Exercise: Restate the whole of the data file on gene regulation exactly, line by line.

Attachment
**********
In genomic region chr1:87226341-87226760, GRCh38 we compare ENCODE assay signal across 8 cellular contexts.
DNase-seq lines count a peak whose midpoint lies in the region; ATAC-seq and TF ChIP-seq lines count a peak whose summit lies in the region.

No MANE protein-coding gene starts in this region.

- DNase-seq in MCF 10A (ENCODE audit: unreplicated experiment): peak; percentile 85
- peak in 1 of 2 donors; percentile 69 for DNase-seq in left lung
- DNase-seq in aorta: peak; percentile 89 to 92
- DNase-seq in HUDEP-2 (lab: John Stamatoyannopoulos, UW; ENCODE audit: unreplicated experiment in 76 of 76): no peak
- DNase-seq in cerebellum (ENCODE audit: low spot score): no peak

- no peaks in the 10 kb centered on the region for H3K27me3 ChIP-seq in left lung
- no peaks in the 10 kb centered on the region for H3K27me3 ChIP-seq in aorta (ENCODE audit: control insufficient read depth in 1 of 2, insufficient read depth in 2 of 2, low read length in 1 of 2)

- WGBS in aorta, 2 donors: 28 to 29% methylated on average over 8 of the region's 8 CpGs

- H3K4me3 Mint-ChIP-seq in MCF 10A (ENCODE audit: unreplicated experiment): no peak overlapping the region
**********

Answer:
In genomic region chr1:87226341-87226760, GRCh38 we compare ENCODE assay signal across 8 cellular contexts.
DNase-seq lines count a peak whose midpoint lies in the region; ATAC-seq and TF ChIP-seq lines count a peak whose summit lies in the region.

No MANE protein-coding gene starts in this region.

- DNase-seq in MCF 10A (ENCODE audit: unreplicated experiment): peak; percentile 85
- peak in 1 of 2 donors; percentile 69 for DNase-seq in left lung
- DNase-seq in aorta: peak; percentile 89 to 92
- DNase-seq in HUDEP-2 (lab: John Stamatoyannopoulos, UW; ENCODE audit: unreplicated experiment in 76 of 76): no peak
- DNase-seq in cerebellum (ENCODE audit: low spot score): no peak

- no peaks in the 10 kb centered on the region for H3K27me3 ChIP-seq in left lung
- no peaks in the 10 kb centered on the region for H3K27me3 ChIP-seq in aorta (ENCODE audit: control insufficient read depth in 1 of 2, insufficient read depth in 2 of 2, low read length in 1 of 2)

- WGBS in aorta, 2 donors: 28 to 29% methylated on average over 8 of the region's 8 CpGs

- H3K4me3 Mint-ChIP-seq in MCF 10A (ENCODE audit: unreplicated experiment): no peak overlapping the region